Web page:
Even though his tuition was covered, Park found out during his freshman year of college that he still needed an income to cover living expenses. He worked part-time jobs, but soon realized he would need more money if he was to stay focused on finishing college.

“I started looking into ROTC (Reserve Officer Training Corps) scholarships because I became friends with some of the Air Force ROTC cadets in my intro to engineering class,” he said. “One of them became a close friend of mine who helped me get in touch with the detachments on campus. By the grace of God, I ended up with AFROTC Det. 675.”

After college, Park said his plan was to do four years in the Air Force, thank the military for helping him pay for his education and giving him a job, and then quickly transition to life in the civilian sector.

“What I failed to realize was that the Air Force began to shape me and mold me into a leader,” he said. “It taught me many lessons and allowed me to experience so many wonderful things. It forced me to become more responsible, taught me to manage tasks well, but also to be a leader among my peers. It also didn’t hurt that the ladies in my life loved the uniform.”

It was at this time that Park said he started thinking about becoming an aviator.

“I still remember to this day sitting inside the big auditorium, sweaty and hot at field training in the middle of the Texas summer heat, watching a clip of a B-1B Weapon Systems Officer talking about how cool his job was and thinking, ‘I want to do that!’” Park said.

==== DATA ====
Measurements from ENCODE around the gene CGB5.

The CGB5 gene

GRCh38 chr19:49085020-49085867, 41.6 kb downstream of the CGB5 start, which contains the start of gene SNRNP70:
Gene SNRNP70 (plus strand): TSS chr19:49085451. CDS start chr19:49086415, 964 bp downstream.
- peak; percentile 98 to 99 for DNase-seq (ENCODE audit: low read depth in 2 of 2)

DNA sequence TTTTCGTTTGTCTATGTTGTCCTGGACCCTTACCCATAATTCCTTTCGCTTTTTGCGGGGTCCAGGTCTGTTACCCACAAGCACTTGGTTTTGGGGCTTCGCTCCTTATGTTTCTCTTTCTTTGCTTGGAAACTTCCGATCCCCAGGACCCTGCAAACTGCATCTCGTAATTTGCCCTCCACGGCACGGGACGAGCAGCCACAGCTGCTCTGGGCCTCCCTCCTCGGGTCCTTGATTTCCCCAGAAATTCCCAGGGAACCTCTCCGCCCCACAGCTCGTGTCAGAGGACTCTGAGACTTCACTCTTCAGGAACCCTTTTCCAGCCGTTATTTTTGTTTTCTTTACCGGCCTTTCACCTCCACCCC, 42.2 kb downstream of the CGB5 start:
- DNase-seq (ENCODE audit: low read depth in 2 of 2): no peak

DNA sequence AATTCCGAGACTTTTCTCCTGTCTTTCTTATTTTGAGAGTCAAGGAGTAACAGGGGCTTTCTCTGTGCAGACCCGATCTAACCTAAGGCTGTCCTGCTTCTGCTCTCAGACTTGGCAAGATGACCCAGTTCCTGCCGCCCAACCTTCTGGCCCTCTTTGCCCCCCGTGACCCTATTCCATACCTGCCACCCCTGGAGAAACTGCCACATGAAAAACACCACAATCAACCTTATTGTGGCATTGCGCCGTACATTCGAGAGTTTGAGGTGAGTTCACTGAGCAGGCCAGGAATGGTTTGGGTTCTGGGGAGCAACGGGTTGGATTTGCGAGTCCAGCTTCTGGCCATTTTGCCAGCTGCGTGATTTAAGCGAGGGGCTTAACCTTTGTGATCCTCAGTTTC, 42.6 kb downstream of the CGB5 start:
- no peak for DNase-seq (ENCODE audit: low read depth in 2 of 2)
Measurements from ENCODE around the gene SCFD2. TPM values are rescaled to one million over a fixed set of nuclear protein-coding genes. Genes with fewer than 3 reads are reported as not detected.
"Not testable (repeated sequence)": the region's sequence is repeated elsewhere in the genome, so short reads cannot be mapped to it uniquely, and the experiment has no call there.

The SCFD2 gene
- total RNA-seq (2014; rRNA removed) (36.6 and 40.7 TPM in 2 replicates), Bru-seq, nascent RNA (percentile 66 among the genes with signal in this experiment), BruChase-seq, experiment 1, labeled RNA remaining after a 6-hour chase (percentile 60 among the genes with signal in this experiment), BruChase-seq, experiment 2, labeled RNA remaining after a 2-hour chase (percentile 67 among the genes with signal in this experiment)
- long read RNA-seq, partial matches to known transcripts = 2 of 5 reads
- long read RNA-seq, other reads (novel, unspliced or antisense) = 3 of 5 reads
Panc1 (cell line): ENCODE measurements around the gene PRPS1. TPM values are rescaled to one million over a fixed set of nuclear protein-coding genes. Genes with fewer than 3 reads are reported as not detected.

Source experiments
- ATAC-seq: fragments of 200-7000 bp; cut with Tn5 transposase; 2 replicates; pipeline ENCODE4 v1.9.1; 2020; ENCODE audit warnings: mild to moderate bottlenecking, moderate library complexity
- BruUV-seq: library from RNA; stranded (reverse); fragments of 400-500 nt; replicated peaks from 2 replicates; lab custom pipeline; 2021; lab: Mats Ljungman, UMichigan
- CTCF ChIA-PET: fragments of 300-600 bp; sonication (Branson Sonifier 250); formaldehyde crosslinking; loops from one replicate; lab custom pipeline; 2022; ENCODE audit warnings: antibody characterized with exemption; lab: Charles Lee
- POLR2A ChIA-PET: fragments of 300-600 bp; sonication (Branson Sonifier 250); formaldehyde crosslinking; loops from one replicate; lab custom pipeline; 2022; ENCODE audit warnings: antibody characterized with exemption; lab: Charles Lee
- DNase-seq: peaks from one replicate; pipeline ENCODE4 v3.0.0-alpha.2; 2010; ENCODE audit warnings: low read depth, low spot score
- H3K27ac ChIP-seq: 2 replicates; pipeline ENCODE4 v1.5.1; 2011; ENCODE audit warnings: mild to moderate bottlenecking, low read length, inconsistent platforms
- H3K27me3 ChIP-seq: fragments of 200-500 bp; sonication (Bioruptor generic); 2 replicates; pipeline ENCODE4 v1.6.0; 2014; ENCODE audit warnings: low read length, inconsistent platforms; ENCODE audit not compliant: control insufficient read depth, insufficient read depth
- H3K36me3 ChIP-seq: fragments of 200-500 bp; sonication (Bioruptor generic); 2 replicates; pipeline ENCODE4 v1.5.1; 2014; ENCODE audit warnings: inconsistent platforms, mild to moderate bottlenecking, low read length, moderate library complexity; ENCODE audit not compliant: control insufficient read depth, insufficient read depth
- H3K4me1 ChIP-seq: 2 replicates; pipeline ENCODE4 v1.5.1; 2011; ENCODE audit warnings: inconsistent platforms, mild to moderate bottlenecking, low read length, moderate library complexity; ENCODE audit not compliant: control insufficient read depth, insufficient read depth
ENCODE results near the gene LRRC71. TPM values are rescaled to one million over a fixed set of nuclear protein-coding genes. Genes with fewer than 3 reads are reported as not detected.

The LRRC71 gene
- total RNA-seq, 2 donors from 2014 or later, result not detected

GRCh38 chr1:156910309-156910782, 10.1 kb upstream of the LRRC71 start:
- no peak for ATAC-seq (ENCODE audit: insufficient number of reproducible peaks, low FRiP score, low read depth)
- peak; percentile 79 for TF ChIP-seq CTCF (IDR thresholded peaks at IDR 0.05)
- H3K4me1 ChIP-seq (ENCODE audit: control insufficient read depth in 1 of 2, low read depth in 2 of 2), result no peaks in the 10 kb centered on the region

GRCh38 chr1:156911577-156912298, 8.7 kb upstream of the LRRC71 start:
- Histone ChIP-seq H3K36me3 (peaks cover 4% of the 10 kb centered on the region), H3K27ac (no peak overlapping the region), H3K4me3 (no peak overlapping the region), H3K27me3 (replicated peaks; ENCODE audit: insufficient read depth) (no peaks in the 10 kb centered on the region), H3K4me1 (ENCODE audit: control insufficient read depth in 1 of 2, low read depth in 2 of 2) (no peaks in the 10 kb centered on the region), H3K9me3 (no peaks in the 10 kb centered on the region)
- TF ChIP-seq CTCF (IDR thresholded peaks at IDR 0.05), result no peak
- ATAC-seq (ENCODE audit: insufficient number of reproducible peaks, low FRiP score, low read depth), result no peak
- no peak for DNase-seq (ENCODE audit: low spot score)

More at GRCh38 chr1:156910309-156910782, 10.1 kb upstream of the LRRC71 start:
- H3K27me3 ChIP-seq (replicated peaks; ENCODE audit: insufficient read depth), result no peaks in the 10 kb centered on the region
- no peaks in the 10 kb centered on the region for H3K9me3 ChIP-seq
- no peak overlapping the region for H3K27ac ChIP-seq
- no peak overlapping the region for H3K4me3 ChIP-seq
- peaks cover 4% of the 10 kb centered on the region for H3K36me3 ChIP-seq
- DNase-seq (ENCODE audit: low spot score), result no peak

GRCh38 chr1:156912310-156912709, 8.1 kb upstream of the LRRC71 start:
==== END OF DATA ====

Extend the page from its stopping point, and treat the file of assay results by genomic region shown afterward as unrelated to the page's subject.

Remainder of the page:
He set his sights on becoming an Air Force WSO.

“Training to become an F-15 Strike Eagle WSO was long and challenging to say the least,” he said. “But, it was definitely rewarding and the sense of accomplishment was amazing. I would be lying if I told you there weren’t times when I wished I had gone an easier route – same rank, same basic pay, regardless of your job in the military. But, in the end, it was being part of a community, belonging to a group of highly skilled fighter pilots and leaders that drew me in.”

While Park was definitely in the minority as an Asian aviator, he said he never had any issues related to his background.

“Discrimination exists in some form or fashion, no matter where you go,” he said. “But, I never once felt or experienced outright discrimination based on my Asian heritage. The discrimination you felt in the squadron was mostly based on your performance in the jet and your commitment to the organization and fellow aviators.”

Park said he struggled to fit in mostly because he did not understand the dynamics of the squadron, which felt and functioned like a fraternity.

“You have to earn your way in, nothing is given,” he said. “I didn’t understand the importance of camaraderie and teamwork. I thought if I just came to work and did my job that was good enough. I got by on that for the first few years, but began to realize I was falling behind.”

He also began to notice the culture here in America was vastly different from what he had internalized as a Korean American.

“Never in a setting of Koreans would someone younger talk directly to an elder and give him feedback,” Park said. “I was shocked at how young captains would talk to majors or even lieutenant colonels during briefs and debriefs. So from the beginning, I went into the squadron with the wrong mentality. I was humble and ready to learn, but maybe too humble. I did not know how to speak my mind. I didn’t know how to fight for myself and just did whatever they asked me to do. I was passive.”